Monthly Archives: June 2015
I am fresh back from Alaska where I was treated to a bounty of natural wonders. Mountain vistas of snow-capped peaks, flowing waterfalls, soaring eagles, sun-soaking seals, and feasting humpbacks were just a few of the jaw-dropping trip highlights.
Nature has a way of putting us back into our place. It reminds us that we are but a tiny cog in a huge winding interwoven web of life which connects us all. Nature rejuvenates body, mind, and spirit. It reminds us what peace is meant to be.
Parkinson’s disease can force us to make major life alterations and re-prioritize what it is we hope to achieve with our lives. As sobering and dramatic as this roadblock can be, realize that there is assistance and a network of support available to you.
Parkinson’s never asked me if it come and play,
It’s the kind of houseguest you wish would go away.
This disease is a strange one for no two are alike,
It can steal your balance, your speech, or ability to bike.
Parkinson’s has a wider impact farther than we know,
Without a better understanding, it is sure to grow.
Read and learn and find everything you can,
Join a support group and get involved with PAN.
The support group that my wife and I have run for over 10 years has come to an end. I have witnessed the fluctuations in attendance and noticed the absentees. Sure, some weren’t ready for the group, some didn’t like the format of the group, while others found the location or time to be inconvenient, transportation could have been a problem, Parkinson’s symptoms may have gotten in the way, or they weren’t wild about the group leaders. I wonder and worry about all those I meet, befriend, and then go missing. Sadly, this happens in Parkinson’s disease.
I recently found out an old friend I had met in 2004 is now bound to a wheelchair and in a nursing home. If you read my blog, I am a positive person but I see far too many friends disappearing from our community. As these voices go silent, it becomes easier for them to go missing.
There is no shame in having Parkinson’s. This illness alienates and devastates friendships and relationships, if not closely monitored and preserved. Often, depression and/or apathy play a part. Whatever the case may be, Parkinson’s patients tend to slowly fade from the crowd and it just shouldn’t be that way.
Keeping focus and staying mindful is a daily challenge for most of us but add chronic illness to the equation and the challenge gets that much harder. With all the emails, voicemails and other electronic messages, signs, advertisements, phone calls, and various shout outs from the world, distraction of thought is so easy.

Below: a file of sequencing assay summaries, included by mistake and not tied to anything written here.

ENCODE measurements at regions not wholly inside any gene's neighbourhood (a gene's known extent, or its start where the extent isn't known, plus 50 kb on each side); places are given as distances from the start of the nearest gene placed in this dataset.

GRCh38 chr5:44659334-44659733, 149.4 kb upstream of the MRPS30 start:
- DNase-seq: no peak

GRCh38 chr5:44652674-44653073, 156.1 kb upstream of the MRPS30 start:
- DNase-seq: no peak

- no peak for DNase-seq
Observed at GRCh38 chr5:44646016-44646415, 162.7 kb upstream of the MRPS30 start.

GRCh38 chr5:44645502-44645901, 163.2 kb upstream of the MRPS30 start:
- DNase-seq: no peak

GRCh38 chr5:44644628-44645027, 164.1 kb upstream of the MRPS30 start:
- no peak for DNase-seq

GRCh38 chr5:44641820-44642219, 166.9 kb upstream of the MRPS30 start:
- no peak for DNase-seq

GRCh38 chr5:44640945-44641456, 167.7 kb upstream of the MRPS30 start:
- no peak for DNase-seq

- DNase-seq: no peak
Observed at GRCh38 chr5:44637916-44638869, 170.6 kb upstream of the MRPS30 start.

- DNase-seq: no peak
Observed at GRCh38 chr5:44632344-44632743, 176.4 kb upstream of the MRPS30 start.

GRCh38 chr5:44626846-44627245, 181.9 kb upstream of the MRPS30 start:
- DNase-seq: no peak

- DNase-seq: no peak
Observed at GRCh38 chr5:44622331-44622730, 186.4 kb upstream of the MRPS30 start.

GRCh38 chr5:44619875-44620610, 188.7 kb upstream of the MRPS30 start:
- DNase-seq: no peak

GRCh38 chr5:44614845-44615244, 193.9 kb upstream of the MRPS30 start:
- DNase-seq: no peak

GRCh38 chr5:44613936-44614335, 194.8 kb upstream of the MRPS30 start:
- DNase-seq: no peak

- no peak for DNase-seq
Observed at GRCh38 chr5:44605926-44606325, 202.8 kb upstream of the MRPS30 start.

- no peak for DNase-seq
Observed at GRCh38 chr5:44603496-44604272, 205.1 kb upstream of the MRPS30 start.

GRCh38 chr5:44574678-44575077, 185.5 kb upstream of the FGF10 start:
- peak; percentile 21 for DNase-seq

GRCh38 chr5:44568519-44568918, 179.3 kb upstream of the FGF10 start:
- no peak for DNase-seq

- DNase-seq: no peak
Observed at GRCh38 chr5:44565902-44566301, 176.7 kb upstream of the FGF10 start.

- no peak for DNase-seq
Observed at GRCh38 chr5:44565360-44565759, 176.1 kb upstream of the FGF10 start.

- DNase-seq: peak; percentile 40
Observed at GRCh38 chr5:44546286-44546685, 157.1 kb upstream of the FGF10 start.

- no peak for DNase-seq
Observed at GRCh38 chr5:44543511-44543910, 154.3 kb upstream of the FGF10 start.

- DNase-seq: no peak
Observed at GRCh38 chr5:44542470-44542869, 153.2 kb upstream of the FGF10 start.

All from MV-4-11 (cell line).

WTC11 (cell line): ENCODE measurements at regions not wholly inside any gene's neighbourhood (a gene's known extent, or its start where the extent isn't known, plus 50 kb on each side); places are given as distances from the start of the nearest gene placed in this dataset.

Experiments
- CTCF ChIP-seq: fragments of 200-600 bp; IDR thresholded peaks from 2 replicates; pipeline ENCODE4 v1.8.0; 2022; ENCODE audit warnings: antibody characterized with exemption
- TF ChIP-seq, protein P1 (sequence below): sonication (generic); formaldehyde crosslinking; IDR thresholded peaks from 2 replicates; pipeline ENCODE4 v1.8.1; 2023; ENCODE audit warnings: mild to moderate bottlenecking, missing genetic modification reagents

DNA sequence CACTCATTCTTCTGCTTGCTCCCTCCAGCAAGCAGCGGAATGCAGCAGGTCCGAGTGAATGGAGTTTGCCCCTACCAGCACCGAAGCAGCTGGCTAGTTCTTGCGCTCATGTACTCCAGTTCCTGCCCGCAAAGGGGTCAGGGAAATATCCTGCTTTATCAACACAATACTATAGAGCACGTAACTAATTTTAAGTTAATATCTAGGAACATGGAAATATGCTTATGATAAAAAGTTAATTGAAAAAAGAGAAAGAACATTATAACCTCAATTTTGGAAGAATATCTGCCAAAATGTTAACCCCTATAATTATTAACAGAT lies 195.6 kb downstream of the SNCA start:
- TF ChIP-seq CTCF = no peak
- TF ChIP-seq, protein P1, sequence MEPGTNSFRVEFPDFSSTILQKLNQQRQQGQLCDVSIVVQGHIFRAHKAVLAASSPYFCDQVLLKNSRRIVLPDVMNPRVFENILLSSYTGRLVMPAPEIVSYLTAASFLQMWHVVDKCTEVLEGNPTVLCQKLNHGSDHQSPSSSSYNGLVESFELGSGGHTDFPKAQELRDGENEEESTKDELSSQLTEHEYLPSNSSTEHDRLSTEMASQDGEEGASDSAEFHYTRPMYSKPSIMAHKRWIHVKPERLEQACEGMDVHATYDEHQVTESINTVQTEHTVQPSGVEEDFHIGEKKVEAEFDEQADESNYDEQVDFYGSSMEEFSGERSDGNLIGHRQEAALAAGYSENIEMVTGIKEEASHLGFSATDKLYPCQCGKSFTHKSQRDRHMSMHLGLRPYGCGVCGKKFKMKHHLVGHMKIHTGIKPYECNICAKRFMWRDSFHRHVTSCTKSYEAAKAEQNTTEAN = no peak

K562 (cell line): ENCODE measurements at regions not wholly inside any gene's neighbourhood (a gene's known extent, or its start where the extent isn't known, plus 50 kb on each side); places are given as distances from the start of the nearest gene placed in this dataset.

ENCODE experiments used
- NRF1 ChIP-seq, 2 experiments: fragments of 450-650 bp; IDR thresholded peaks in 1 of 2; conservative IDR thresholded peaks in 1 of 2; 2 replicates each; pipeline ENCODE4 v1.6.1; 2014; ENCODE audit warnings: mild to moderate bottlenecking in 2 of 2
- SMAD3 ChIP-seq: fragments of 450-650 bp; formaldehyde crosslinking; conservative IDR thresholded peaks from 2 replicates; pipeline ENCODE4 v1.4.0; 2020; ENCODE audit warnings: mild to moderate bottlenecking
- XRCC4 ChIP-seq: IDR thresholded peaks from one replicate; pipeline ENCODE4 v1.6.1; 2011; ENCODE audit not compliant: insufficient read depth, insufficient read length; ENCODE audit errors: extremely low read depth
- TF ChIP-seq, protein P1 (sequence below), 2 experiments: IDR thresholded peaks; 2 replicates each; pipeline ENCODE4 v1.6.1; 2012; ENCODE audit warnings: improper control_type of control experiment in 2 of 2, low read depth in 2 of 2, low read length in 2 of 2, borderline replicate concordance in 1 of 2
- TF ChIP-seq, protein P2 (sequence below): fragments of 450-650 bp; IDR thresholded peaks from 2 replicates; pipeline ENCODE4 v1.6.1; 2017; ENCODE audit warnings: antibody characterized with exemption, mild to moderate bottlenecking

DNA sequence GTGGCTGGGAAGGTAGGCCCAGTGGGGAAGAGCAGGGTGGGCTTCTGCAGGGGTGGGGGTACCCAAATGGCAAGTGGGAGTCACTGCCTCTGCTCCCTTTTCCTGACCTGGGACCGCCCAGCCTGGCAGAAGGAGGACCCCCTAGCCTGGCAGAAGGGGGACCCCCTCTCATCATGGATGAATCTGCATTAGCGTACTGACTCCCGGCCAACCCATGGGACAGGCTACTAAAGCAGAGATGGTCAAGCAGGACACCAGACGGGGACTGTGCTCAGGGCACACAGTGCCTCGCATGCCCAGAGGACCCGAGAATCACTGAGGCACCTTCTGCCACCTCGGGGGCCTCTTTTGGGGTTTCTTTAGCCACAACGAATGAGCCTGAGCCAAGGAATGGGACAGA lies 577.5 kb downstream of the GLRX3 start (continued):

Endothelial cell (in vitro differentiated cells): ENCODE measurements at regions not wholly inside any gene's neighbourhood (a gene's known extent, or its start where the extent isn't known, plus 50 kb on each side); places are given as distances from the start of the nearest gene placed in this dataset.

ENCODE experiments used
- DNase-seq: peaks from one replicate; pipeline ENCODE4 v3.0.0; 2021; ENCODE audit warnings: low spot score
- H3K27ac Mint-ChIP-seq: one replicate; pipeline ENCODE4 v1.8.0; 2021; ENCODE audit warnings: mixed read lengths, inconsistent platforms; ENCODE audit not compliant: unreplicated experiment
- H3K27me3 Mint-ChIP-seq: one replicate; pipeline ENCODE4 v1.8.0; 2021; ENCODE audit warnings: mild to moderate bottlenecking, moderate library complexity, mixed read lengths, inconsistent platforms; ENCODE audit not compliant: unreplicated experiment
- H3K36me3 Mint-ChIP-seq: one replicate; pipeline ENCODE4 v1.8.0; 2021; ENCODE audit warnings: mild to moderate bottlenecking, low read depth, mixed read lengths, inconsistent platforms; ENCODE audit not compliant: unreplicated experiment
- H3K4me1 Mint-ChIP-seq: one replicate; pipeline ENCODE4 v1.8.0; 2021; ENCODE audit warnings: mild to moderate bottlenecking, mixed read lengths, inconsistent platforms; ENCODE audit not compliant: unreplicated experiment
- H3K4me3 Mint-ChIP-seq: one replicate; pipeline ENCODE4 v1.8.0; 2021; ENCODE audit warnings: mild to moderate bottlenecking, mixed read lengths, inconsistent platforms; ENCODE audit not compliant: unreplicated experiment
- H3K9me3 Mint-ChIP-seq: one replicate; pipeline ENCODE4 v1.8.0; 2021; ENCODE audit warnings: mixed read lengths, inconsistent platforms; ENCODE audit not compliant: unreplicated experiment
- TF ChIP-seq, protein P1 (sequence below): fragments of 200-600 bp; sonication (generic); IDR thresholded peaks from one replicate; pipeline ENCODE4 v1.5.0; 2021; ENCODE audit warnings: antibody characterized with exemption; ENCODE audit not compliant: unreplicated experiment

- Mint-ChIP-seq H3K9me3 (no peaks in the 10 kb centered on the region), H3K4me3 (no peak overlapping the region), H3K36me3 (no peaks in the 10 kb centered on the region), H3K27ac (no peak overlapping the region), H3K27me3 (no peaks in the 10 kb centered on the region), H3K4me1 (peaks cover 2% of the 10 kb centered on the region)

Finding a peace within ourselves comes much easier when we are able to separate ourselves from the frenzy and din of modern technology. Taking a few moments a day of quiet time for yourself can ease tension, quiet the mind, and clear your thoughts. A few minutes of peace is like a reboot for the brain.
We must never let ourselves stop learning and adding new abilities. The overwhelming multitude of information from how to juggle, how to whistle, how to tie a bow tie, how to draw, to almost any talent that you desire can be found on youtube.com. If you want to learn a language, take a course, or just find a video to make you smile or laugh out loud, there is a good chance that you’ll find it.
If you want to learn math, business, science, and a wide range of classes that you either missed the first go around or want to try again, checkout khanacademy.com.
I have discovered that the tactile feel of a pen on paper and on a tablet has led to improving my ability to write and draw. What once was illegible is now discernable, and I think I owe it to being mindful and focused while in the moment. I have found that by trying to teach myself to draw that I have better control of the pen or pencil.
Make a list of 5 to 10 goals that you might want to complete like: 1) Learn a really good card trick, learn the secret to telling a joke, learn how to make a better cookie, tie a bow tie, how to juggle, learn to meditate, or sharpen a knife. These are just a few of the opportunities to take advantage of on the web. You will be surprised by the diversity and quality of the material that is available at no cost.
Just learning one new talent or honing an old talent is a good way to keep the mind and body active and connected. Stay open-minded and flexible! Try your best and stay focused on the task at hand.
There is still a great deal that you can do and enjoy. Try something new today.
20 Historical Medical Myths
Sick people should not go outside at night due to “bad airs” or miasmata.
Turkey makes you drowsy.
Dim light ruins your eyesight.
You must drink 8 glasses of water a day to be hydrated.
We use only 10 percent of our brains.
Drinking a glass of milk every day is good for you.
Shaving hair causes it to grow faster, darker, and coarser.
Babies don’t feel pain.
In the early 1900’s it was thought that radioactivity was good for you.
Shark cartilage is effective treatment for cancer.
Heroin laced cough syrup as a cough suppressant.
The human heart could never be touched.
Mercury used to treat Syphilis.
Tobacco was known as the “holy herb” and “God’s remedy”.
LSD could cure alcoholism, criminal behavior, and schizophrenia.
In the 1950’s people infected themselves with tapeworms to lose weight.
Cocaine was used to promote digestion and fight depression.
Cigarettes were once physician approved!
Stress and spicy foods cause ulcers.
Germs, bacteria, and viruses don’t exist.